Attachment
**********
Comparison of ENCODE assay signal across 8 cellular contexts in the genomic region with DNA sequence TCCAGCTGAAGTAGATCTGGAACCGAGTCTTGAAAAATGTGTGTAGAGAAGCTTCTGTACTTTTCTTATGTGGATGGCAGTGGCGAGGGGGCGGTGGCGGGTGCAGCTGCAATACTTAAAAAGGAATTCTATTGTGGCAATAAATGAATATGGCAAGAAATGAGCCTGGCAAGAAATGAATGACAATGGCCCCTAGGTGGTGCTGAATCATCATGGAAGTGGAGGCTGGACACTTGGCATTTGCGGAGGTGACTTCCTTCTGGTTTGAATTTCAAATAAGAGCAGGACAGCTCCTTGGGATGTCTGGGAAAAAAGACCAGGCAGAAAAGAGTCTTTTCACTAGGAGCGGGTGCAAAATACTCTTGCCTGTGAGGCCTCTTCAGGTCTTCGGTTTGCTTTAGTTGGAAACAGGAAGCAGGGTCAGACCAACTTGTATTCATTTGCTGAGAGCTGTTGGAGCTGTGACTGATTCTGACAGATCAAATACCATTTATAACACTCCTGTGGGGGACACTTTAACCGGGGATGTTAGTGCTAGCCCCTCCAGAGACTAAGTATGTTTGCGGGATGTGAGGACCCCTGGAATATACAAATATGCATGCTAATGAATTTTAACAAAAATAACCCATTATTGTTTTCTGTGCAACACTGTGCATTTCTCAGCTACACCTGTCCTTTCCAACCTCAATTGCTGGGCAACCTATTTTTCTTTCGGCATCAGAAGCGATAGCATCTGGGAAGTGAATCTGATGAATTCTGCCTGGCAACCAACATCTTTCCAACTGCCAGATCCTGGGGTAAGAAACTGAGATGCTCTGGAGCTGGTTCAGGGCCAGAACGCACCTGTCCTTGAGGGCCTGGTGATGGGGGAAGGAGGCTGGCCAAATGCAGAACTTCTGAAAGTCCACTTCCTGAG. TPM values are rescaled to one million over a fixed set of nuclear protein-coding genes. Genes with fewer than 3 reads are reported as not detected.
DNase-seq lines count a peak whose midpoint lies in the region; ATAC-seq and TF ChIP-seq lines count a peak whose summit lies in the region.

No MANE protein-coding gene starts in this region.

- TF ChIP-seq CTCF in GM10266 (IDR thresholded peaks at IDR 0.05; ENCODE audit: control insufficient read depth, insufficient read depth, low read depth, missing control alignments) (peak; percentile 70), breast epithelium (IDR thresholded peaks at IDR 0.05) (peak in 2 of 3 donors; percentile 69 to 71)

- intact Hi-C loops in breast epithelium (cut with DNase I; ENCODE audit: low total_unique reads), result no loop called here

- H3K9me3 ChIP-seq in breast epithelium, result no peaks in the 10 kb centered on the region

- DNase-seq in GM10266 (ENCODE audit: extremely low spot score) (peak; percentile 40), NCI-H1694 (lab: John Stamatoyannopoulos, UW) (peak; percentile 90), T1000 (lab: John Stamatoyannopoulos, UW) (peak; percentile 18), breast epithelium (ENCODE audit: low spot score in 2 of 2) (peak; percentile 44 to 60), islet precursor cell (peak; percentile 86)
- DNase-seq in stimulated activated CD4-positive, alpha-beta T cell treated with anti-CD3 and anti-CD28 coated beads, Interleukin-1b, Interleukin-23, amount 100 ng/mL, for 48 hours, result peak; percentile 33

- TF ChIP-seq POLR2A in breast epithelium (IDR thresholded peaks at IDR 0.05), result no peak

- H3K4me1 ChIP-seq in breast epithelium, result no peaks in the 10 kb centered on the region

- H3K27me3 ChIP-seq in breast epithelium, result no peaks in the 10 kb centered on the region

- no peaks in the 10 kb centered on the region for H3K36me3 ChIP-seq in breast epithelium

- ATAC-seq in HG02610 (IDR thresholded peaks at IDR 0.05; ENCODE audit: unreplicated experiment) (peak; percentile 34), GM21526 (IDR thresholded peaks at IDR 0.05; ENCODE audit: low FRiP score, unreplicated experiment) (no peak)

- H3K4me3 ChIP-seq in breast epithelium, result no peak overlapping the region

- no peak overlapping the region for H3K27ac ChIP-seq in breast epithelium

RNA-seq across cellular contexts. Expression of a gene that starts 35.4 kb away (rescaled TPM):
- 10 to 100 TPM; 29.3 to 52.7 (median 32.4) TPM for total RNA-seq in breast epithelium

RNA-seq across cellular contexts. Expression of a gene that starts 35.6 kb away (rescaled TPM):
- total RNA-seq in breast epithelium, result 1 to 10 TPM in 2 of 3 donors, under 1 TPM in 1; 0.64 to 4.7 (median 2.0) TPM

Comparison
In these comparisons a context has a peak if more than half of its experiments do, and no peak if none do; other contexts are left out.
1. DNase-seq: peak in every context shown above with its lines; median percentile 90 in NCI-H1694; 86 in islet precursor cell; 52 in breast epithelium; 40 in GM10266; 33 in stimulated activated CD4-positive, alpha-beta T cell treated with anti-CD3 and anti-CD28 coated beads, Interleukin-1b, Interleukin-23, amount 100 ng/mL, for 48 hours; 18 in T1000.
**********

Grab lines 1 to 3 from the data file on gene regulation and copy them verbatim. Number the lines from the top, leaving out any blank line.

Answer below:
Comparison of ENCODE assay signal across 8 cellular contexts in the genomic region with DNA sequence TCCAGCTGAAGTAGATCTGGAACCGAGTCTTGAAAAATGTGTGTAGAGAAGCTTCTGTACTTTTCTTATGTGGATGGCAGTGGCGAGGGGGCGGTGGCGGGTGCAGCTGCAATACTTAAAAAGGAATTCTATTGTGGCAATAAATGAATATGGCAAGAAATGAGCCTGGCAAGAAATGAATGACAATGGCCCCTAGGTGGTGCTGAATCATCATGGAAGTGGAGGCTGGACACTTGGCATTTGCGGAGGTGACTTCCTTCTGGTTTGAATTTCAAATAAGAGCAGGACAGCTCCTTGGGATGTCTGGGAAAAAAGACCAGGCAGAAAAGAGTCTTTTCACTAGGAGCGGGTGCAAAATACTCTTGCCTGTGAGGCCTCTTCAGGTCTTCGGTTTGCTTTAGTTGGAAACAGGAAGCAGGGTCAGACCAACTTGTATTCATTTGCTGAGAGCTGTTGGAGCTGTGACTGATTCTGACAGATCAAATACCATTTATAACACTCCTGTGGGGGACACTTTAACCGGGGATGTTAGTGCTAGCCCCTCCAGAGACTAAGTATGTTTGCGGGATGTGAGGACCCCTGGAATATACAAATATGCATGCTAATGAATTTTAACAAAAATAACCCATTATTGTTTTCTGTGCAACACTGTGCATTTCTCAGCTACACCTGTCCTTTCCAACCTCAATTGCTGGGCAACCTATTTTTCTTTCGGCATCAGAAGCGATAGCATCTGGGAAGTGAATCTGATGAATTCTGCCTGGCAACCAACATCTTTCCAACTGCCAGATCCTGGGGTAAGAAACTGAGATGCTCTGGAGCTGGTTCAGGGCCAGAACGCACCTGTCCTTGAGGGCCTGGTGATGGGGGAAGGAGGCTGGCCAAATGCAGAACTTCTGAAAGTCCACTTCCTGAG. TPM values are rescaled to one million over a fixed set of nuclear protein-coding genes. Genes with fewer than 3 reads are reported as not detected.
DNase-seq lines count a peak whose midpoint lies in the region; ATAC-seq and TF ChIP-seq lines count a peak whose summit lies in the region.

No MANE protein-coding gene starts in this region.